Andrew Mason joined Broncos Country Tonight to discuss the new GM, the pursuit of Deshaun Watson plus the still growing potential of Drew Lock.
Andrew Mason joined Broncos Country Tonight on Wednesday and compared Broncos’ new GM George Paton to the country’s aeronautics and space agency in terms of his planning.
“He’s kind of like NASA. You’ve got a primary system. Then you have a backup. Then you have a backup upon a backup, and so on,” Mason said adding that Paton is going to make sure he has a plan for everything. “He’s going to have a plan A, B, C and D. He is somebody who is going to plan for contingencies, plan for the unexpected.”
Of course Mase noted that this means Paton is planning for if Deshaun Watson becomes available – to which Benjamin Allbright added that the NASA analogy was perfect since “Houston, we have a problem with Watson’s availability right now.”
But as Mase pointed out, he believes the new GM’s preparation for every eventuality means he has a plan for “attacking the availability of Deshaun Watson” if it happens (which we have since learned that the Broncos are the odds-on favorite for getting Watson) but will also have a plan if he is not.
And this is a different approach by a Broncos’ GM, according to Mase.
“John Elway famously said, ‘There is no Plan B, we’re going with Plan A,’ so they have two different styles. Paton is somebody who wants to be prepared for any circumstance, any possibility,” Mason said. “That’s why he’s in the building at 4:15 in the morning. It takes time to go through everything and know what you’re going to do should any of these circumstances become a possibility.”
Allbright added that so far the Houston Texans organization does not seem to be budging on trading Watson as the quarterback has requested.
Although Mason does think it’s still very possible that Houston trades Watson, he could easily see it lasting until just before season when all sides are getting desperate.
But he sees this as a benefit to the Broncos in some ways. Denver could easily roll with Drew Lock – even bring in the veteran “hedge” on a one-year deal – and be in better position than most teams come late summer/early season to make an offer for Watson.
“I’d be surprised if it happens the next month if the Texans are as dug in as they say they are. It could easily be a mid-season trade believe it or not,” Mase said. “Denver can wait this out and still go forward with the plan. Broncos can sign a veteran backup, go into preseason and training camp and even the regular season with Drew Lock and that veteran, but if you’re just getting league average production, you’re still in position to get Watson.”
And Mase particularly likes this scenario if the Broncos trade down in the draft and gain some more capital to offer the Texans.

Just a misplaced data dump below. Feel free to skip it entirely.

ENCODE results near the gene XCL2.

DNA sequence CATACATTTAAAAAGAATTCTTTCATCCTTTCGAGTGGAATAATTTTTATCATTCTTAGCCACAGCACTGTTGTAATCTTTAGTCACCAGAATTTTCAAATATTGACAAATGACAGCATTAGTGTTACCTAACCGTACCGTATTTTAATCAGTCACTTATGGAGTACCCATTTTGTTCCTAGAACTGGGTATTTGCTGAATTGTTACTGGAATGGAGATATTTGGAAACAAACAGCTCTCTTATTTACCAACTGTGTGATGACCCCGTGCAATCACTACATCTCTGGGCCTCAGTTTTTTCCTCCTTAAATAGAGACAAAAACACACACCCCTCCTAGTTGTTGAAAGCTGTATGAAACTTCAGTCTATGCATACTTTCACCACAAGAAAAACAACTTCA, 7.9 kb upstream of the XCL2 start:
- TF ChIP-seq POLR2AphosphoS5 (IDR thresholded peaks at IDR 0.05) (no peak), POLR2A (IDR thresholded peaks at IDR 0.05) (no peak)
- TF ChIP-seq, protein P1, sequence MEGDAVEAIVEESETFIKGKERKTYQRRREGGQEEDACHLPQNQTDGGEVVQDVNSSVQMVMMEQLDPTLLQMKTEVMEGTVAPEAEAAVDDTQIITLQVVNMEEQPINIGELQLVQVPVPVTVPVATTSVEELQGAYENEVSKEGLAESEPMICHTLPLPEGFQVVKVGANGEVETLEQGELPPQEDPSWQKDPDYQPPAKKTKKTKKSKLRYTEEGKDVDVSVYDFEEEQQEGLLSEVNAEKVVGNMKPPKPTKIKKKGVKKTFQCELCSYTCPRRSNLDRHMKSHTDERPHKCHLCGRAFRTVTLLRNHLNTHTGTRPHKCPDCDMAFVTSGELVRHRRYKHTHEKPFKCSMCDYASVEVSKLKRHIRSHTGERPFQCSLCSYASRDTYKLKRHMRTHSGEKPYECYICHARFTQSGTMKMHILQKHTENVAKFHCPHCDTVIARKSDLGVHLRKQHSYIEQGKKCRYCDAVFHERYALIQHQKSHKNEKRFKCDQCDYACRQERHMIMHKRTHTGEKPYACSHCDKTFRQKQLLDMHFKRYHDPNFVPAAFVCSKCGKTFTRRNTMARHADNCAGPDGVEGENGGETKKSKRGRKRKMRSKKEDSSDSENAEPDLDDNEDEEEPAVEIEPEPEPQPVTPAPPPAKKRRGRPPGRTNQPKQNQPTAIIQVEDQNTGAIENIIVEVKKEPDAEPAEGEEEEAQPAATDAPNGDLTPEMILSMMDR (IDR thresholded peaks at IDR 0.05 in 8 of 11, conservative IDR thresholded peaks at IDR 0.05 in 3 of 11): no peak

“That actually gives Denver a more advantageous position to pursue Deshaun Watson,” he added.
Allbright once again offered his idea of keeping an eye on Dak Prescott – if not this year because the Cowboys franchise tag him, perhaps the next season, which still begs for Lock and a “veteran hedge” this year.
“I’d rather spend the money side of the house to get a quarterback than the assets side of the house,” Allbright added.
Mase sees Prescott as a top 10 QB and not top five like he sees Watson, but agreed that spending money versus draft capital and players has its benefits long-term.
Which obviously begged the question – what is too much for Watson? To Mase it would be giving up three first-round picks because the more years you take away the draft potential, the more problematic long-term team construction will be.
“If you get into that third first-round and third second-round pick, if you haven’t supplemented talent in other ways in round three and later in the draft, then what if the team is struggling, you bring in Watson and he’s frustrated because he’s wasting his prime and doesn’t have a good team around him?” Mase said. “My line in the sand is finding a way to avoid giving up that third first-round pick.”
Drew Lock’s passer rating was 10.0 points higher in starts 13-18 than in starts 1-12.
Other QBs with similar improvements include Andrew Luck, Kyle Boller, Jay Cutler, J.P. Losman, Chad Henne, Trent Green, Derek Carr, Stan Humphries & Blake Bortles.https://t.co/XqMBvCMMey
— Andrew Mason (@MaseDenver) February 17, 2021
Although Mase is all for getting Watson if it’s possible, he’s not completely down on Drew Lock either and recently wrote an article comparing passer ratings of quarterbacks in their first 12 starts (going back to 1990) and then looking at their next six starts to see if they could improve 10 points.
And what he found was that Lock did improve 10 points in his passer rating, which compared well with the QBs who made improvements and became winning quarterbacks – such as Andrew Luck, Trent Green and Derek Carr and even Stan Humphries.
“You look at this scenario and see there are quarterbacks in similar situations that did develop into long-term answers,” Mason said. “Guys can get better and they can be a little bit of a late bloomer.”